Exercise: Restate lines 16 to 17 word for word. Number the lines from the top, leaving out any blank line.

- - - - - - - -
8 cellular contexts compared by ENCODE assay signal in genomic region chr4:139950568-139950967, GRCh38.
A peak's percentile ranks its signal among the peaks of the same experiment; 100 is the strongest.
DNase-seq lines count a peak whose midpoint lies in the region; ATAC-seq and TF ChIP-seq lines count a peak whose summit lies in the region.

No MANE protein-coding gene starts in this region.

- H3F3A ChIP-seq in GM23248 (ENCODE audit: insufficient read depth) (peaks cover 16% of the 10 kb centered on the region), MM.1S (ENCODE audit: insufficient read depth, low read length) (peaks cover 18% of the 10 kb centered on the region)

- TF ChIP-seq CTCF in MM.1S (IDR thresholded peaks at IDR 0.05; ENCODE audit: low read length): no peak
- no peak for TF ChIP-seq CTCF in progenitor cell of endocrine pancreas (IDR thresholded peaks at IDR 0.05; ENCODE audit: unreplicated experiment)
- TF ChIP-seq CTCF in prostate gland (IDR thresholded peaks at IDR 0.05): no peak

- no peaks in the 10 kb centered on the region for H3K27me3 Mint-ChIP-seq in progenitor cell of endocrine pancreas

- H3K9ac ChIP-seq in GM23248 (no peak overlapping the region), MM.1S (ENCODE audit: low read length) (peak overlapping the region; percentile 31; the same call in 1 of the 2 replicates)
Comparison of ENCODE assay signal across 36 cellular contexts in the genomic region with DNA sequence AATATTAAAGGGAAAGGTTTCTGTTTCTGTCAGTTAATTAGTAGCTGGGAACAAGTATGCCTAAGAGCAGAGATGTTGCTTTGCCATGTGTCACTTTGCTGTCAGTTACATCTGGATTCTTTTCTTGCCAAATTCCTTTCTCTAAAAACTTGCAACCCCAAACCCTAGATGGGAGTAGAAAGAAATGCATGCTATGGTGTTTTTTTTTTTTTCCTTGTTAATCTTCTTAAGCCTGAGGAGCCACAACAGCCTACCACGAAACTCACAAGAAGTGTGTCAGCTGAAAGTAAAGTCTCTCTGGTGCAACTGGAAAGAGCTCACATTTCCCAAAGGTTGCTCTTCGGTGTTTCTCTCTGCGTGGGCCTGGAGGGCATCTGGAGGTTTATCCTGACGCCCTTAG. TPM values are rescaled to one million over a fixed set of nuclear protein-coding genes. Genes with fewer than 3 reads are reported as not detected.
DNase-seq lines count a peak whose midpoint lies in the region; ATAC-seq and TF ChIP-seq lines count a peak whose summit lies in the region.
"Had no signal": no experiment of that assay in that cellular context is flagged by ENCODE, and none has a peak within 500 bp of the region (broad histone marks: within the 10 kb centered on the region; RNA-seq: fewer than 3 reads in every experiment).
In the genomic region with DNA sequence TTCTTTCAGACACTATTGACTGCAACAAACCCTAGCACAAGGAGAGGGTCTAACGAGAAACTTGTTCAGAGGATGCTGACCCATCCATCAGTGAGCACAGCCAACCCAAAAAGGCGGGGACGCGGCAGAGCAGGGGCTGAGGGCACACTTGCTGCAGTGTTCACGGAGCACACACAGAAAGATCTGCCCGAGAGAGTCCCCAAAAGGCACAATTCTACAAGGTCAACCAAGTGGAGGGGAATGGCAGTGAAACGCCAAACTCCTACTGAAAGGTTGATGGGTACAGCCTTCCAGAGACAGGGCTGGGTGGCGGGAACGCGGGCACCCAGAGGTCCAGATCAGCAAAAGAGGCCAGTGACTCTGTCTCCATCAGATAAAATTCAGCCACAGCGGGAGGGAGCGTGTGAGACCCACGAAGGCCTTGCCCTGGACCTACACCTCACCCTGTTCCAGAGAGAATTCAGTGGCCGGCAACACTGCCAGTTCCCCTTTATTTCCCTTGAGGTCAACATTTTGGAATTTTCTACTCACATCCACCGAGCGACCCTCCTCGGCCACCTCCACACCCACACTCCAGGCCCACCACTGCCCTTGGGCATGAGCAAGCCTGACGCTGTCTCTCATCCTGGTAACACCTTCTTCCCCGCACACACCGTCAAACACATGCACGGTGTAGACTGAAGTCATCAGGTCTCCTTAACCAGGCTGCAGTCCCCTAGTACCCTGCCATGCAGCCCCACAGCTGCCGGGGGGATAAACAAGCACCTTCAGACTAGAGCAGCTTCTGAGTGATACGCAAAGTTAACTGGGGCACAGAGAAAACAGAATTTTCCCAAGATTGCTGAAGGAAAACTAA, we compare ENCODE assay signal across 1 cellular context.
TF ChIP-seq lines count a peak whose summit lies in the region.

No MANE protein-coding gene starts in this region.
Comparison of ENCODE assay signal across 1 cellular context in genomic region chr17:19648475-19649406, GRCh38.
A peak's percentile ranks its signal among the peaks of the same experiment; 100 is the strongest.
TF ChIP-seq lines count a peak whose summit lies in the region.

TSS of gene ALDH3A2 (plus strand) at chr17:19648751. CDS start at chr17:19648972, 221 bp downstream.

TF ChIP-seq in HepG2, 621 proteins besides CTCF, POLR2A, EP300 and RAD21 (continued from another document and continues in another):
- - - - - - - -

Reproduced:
No MANE protein-coding gene starts in this region.
Comparison of ENCODE assay signal across 1 cellular context in genomic region chr17:19648475-19649406, GRCh38.